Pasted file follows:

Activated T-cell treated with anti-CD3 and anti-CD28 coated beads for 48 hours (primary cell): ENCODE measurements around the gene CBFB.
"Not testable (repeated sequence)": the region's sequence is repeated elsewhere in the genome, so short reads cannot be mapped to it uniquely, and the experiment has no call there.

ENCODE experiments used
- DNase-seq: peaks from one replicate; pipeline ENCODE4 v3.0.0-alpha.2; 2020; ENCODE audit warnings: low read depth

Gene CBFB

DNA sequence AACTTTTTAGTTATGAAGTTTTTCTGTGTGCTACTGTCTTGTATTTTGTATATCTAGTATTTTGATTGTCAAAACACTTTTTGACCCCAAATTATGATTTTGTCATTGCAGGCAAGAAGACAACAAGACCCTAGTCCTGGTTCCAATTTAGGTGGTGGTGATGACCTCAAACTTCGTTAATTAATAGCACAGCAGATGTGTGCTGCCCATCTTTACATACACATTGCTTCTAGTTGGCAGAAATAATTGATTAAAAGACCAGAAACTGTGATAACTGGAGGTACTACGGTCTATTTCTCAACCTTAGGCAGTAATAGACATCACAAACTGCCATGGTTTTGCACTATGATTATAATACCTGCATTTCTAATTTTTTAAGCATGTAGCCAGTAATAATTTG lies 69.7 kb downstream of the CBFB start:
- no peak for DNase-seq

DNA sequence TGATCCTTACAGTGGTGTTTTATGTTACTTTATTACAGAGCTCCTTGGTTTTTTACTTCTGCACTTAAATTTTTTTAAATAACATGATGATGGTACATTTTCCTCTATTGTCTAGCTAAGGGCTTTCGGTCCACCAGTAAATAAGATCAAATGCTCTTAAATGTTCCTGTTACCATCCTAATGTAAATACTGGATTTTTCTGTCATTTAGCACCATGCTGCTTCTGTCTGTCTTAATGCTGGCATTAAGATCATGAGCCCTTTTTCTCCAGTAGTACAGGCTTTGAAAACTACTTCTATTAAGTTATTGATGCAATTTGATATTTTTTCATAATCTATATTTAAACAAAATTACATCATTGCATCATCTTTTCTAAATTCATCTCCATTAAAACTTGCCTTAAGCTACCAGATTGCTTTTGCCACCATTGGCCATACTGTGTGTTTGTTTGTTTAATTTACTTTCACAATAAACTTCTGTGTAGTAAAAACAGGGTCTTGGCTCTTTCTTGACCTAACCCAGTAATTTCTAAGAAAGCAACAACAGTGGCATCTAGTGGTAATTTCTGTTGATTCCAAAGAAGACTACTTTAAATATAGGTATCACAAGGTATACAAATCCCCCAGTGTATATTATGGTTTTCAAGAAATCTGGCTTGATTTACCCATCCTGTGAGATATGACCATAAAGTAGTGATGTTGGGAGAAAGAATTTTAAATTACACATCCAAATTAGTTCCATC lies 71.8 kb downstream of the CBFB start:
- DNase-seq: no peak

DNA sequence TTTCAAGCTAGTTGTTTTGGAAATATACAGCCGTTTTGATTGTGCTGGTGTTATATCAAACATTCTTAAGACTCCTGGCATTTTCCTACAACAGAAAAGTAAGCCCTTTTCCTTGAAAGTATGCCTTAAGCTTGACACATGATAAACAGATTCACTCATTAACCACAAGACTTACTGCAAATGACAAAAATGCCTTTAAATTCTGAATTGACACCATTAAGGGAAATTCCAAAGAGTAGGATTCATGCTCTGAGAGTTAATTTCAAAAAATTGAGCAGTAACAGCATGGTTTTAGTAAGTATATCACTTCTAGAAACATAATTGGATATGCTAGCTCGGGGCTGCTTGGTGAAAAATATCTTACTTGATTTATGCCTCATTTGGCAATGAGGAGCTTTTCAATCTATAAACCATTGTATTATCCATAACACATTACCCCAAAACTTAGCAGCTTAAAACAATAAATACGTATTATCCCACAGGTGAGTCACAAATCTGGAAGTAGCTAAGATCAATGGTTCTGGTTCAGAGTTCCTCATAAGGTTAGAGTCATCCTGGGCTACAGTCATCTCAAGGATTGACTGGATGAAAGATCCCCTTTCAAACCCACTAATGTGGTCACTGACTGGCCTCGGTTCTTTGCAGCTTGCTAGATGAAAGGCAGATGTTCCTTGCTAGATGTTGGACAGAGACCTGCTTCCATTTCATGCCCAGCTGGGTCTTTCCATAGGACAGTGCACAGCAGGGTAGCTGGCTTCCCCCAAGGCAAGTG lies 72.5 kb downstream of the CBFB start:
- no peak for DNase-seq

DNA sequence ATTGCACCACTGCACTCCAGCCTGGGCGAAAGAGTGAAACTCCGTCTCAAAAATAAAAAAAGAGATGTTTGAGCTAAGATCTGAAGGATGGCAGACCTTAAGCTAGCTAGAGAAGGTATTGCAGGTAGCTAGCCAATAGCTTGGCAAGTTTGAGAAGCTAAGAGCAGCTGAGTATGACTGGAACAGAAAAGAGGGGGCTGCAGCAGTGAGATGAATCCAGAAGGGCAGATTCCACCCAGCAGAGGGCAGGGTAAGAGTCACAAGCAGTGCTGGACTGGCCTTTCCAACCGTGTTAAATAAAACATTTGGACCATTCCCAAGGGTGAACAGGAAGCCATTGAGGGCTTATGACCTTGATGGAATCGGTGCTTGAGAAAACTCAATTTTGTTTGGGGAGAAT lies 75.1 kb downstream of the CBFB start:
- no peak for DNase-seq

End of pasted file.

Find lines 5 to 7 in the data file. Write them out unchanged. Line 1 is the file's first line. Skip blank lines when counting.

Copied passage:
Gene CBFB

DNA sequence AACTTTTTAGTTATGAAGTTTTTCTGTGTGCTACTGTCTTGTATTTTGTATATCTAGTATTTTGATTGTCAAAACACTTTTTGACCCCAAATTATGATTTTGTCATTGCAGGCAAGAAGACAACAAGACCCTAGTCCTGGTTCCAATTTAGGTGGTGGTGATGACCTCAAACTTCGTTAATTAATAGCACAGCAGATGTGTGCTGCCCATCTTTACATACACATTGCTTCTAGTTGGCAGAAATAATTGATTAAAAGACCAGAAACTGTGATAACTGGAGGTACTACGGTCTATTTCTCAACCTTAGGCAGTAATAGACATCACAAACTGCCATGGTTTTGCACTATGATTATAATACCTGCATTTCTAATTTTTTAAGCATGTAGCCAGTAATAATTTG lies 69.7 kb downstream of the CBFB start:
- no peak for DNase-seq